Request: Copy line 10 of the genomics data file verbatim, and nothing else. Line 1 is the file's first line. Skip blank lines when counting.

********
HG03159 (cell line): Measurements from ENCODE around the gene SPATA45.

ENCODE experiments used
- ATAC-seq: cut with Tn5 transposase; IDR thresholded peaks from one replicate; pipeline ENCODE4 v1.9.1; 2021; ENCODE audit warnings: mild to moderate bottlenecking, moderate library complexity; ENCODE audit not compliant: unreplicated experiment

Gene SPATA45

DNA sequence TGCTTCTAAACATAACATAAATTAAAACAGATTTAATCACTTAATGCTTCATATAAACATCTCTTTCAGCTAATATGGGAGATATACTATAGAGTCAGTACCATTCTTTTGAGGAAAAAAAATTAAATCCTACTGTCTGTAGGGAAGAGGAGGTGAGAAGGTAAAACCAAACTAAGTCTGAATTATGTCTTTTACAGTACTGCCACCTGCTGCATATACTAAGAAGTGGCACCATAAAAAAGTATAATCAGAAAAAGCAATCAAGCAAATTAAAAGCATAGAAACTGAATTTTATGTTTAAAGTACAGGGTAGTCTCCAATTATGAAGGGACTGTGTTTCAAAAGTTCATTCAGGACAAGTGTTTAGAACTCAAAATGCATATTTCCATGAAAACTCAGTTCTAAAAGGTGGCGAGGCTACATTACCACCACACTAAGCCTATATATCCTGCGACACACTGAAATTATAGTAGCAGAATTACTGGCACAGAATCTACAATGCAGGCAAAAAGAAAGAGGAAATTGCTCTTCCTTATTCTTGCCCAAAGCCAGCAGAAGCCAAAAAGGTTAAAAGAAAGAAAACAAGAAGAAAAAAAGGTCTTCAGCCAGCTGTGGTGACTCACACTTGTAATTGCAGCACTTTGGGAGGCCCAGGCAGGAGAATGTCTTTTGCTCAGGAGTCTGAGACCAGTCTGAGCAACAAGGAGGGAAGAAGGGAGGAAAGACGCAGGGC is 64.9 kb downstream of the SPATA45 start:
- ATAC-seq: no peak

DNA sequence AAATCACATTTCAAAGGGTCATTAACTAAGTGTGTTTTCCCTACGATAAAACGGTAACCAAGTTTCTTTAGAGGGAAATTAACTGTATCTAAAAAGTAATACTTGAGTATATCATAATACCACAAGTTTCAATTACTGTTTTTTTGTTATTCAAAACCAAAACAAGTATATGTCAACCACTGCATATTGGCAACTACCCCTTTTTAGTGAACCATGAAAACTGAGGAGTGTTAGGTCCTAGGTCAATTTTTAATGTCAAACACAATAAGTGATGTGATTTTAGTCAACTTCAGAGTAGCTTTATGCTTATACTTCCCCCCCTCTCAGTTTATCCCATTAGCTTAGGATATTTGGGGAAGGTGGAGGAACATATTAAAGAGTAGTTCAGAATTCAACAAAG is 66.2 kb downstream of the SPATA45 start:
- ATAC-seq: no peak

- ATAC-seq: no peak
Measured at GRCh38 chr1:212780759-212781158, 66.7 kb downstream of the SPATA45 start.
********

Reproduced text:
Measured at GRCh38 chr1:212780759-212781158, 66.7 kb downstream of the SPATA45 start.